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I'm thinking about the design of an AM receiver frontend that needs to select between three channels. The community suggested that I investigate manually wound loop antennas, and they seem like a nice choice.

AM loop antennas are designed for resonance at a tuned frequency within a range allowed by a variable cap. The loop is inductive, so at the tuned station the loop and the cap resonate.

For my application, a cap with a wide range is not a good idea. I'd prefer to have three individually tunable sections that can retain their tuning, to be switched digitally. A circuit diagram follows (limited by my poor tablet software):

tuner

The sections are tunable around 3.33, 7.85 and 14.67 MHz, respectively. In each of the three tuning sections, the first cap is variable and the second one is fixed. The trim caps are 3-10, 4.5-20, and 8-45 pF, respectively. Once the trim caps are tuned they shouldn't have to change (much), barring aging components, mechanical antenna distortion, etc.

The switches are digitally controlled RF switches. An SP3T switch or individual switches are possible.

Is this a reasonable approach? For the RF switches can I use a topology similar to a digital pass gate with parallel NPN and PNP RF transistors?

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3 Answers 3

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If you follow the cap switching topology, a PIN diode suitable for use at your frequency of interest (i.e. MAcom MA4PH301) would be less complex than the transistor switch you mentioned in your question. In the sketch, L1 & C1 form the resonant tank circuit. R1 is chosen to limit the forward bias current from your control voltage to a value within the limit of your chosen PIN diode. The PIN diode is acting as a switch, not a variable capacitance device (varactor).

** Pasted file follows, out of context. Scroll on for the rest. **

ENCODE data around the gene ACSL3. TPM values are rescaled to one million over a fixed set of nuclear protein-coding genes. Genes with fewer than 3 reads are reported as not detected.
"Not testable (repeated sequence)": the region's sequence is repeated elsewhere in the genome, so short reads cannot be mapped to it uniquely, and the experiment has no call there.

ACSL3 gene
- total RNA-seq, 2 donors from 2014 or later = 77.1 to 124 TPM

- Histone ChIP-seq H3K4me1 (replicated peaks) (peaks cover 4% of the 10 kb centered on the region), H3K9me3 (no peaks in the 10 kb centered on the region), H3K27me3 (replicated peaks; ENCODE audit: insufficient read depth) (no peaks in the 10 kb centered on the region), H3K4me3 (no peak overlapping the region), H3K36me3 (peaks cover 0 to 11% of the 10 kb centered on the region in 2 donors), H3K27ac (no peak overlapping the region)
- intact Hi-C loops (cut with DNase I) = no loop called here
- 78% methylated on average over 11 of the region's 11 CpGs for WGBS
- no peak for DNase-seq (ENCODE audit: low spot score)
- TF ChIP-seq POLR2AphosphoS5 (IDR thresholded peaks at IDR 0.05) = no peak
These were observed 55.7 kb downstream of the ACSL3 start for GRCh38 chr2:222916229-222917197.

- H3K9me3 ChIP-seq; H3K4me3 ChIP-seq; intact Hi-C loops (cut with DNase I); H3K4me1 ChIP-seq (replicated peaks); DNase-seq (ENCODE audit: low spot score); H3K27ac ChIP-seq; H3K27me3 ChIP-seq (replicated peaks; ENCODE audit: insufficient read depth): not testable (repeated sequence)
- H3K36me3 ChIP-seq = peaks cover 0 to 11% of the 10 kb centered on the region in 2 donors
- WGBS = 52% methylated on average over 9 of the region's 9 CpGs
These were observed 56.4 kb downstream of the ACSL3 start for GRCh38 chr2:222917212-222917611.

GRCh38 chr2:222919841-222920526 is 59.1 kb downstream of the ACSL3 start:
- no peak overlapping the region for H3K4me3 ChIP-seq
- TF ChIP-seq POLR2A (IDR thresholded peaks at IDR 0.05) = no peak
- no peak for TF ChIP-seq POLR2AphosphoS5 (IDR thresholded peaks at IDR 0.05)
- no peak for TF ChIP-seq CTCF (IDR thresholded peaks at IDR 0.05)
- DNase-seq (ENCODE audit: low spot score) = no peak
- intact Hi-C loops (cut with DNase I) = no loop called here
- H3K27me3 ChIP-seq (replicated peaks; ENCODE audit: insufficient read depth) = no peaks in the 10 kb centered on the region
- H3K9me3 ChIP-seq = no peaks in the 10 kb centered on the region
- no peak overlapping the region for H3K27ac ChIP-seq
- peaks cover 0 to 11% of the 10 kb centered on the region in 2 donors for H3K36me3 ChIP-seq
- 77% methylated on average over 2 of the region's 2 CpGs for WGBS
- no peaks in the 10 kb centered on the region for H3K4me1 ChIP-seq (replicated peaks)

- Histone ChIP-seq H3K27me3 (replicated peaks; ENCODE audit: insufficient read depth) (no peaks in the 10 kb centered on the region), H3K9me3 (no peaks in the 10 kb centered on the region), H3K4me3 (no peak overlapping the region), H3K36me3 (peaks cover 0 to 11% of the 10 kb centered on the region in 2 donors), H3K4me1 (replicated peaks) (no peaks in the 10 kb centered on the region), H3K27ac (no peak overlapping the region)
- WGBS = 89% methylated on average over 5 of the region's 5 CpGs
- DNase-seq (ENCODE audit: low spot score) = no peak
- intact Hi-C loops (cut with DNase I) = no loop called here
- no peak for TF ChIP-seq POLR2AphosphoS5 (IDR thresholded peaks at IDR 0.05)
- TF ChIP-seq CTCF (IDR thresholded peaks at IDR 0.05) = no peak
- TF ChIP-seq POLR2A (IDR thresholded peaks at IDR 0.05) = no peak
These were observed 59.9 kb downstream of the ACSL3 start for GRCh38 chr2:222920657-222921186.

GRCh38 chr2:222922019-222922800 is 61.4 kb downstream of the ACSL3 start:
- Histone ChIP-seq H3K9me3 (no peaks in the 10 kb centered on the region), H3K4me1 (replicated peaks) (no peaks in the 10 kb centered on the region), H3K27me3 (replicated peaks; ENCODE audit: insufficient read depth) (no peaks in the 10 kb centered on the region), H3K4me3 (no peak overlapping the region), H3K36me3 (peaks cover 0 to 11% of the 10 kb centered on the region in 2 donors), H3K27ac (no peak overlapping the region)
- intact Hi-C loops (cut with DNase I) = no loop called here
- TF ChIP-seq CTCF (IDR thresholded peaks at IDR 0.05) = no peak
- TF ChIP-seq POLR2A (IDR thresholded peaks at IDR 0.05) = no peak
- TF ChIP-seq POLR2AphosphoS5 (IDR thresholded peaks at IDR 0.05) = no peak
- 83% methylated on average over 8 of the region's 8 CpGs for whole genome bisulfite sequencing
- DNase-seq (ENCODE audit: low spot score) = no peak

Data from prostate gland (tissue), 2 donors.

schematic

simulate this circuit – Schematic created using CircuitLab

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  • \$\begingroup\$ The RF choke is unnecessary, the varactor is reverse biased and only passes leakage current so the value of R1 will be very high ...perhaps 100k or so to prevent loading the varactor capacitance. . \$\endgroup\$ Commented May 20, 2018 at 23:25
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    \$\begingroup\$ This suggestion uses a forward biased PIN diode, not a varactor. If a high enough value for R1 can be used, then the RFC can be eliminated. \$\endgroup\$
    – AlmostDone
    Commented May 20, 2018 at 23:46
  • \$\begingroup\$ You are right ...you did specify a PIN diode which is totally inappropriate for a tuning application: skyworksinc.com/uploads/documents/… The capacitance range for PIN diodes is far to small for anything less than microwave use. \$\endgroup\$ Commented May 21, 2018 at 2:09
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    \$\begingroup\$ @JackCreasey I agree, they wouldn't be useful for modifying the capacitance of a capacitor. But they work well as switches as in the topology described in OP's question. Replace the switch contact with the PIN diode to accomplish the same result. Many are made for microwave use, but they are available for HF use as well. This particular one has f-min of 1MHz which is within the range of OP's interest. richardsonrfpd.com/pages/Product-Details.aspx?productId=22045 \$\endgroup\$
    – AlmostDone
    Commented May 21, 2018 at 2:33
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AM loop antennas are designed for resonance at a tuned frequency within a range allowed by a variable cap. The loop is inductive, so at the tuned station the loop and the cap resonate.

Regular loop antennas i.e. ferrite rod antennas can be tuned but the tuning is quite broad because they don't have a high Q factor. This means that no-matter how good your capacitor tuning is you might still receive several stations simultaneously and not be able to distinguish between them.